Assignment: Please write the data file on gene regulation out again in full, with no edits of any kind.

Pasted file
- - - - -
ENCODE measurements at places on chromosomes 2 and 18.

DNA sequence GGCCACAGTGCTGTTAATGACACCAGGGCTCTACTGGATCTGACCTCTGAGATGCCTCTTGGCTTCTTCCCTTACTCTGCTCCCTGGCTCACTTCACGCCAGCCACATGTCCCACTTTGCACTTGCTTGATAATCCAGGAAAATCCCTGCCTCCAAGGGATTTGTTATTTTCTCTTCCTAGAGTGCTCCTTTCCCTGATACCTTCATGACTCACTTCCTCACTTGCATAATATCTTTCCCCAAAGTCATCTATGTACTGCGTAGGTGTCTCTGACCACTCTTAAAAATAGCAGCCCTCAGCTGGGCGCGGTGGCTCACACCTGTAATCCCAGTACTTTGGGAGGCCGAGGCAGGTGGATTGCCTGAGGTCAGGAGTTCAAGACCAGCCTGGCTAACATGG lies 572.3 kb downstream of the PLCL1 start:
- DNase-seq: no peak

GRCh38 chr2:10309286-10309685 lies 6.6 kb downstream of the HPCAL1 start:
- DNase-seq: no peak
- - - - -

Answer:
ENCODE measurements at places on chromosomes 2 and 18.

DNA sequence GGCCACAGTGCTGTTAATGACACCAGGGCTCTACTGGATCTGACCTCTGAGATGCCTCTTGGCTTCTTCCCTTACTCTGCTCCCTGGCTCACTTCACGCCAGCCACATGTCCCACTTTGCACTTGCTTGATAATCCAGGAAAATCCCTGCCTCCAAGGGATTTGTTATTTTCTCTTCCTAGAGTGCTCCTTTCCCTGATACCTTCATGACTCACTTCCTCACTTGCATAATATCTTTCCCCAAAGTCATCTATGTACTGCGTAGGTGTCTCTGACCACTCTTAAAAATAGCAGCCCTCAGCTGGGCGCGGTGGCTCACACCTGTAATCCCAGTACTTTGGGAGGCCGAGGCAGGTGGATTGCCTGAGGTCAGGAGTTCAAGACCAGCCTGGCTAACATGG lies 572.3 kb downstream of the PLCL1 start:
- DNase-seq: no peak

GRCh38 chr2:10309286-10309685 lies 6.6 kb downstream of the HPCAL1 start:
- DNase-seq: no peak